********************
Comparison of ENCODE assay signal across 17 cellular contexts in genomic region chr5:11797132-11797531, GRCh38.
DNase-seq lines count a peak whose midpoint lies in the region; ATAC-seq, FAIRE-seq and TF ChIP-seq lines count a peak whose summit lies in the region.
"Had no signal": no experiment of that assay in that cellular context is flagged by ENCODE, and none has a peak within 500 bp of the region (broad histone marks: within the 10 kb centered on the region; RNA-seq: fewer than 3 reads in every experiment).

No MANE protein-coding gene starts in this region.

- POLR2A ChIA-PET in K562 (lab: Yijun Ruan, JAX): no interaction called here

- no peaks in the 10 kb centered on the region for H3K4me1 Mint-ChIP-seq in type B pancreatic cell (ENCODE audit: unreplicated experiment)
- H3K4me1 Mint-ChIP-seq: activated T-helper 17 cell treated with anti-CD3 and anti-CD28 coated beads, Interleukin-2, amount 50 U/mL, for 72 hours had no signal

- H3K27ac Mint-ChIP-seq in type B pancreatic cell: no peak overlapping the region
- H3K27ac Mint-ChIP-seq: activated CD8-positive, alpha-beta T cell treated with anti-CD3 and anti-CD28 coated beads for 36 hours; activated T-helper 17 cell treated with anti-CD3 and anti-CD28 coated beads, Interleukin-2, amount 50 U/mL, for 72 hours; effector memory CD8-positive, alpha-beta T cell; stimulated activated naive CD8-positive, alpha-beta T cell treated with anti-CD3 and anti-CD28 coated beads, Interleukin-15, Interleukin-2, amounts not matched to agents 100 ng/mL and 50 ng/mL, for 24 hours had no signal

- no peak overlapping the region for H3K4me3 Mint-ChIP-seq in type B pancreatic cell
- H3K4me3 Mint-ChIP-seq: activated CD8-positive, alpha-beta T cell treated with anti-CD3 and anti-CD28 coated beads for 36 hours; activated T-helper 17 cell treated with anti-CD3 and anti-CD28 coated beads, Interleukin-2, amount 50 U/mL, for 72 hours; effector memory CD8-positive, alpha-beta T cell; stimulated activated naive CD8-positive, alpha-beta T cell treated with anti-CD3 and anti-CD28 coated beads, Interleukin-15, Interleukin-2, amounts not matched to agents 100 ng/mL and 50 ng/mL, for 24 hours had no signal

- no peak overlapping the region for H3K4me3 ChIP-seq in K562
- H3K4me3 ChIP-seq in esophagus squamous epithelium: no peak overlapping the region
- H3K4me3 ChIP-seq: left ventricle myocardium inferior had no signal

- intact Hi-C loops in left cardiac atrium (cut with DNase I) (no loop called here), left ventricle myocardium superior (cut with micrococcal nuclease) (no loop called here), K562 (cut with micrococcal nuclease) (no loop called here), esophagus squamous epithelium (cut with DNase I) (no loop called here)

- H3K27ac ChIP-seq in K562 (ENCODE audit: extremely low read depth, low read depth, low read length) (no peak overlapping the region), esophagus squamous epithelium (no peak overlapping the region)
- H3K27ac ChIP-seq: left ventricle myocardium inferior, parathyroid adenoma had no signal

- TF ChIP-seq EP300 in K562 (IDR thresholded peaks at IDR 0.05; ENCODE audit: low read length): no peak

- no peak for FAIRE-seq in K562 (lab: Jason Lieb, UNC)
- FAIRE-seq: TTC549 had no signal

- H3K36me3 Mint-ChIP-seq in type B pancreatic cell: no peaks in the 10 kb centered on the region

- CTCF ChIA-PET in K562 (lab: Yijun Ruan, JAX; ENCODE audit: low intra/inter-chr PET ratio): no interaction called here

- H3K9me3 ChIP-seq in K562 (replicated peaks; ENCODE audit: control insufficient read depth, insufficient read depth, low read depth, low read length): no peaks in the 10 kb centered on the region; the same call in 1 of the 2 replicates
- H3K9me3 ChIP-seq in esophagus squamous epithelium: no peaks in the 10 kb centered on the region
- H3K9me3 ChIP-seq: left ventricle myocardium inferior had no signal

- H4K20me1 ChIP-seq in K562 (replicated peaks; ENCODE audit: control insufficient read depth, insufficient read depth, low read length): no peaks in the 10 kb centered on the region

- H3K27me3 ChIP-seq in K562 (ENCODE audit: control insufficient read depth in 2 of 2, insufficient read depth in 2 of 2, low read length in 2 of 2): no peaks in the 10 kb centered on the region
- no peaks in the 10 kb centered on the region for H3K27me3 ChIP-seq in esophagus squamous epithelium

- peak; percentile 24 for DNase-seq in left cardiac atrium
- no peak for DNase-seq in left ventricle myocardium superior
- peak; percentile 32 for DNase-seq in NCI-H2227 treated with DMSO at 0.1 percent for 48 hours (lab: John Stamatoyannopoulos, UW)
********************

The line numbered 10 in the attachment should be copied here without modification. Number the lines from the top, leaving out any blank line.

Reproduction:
- no peak overlapping the region for H3K4me3 Mint-ChIP-seq in type B pancreatic cell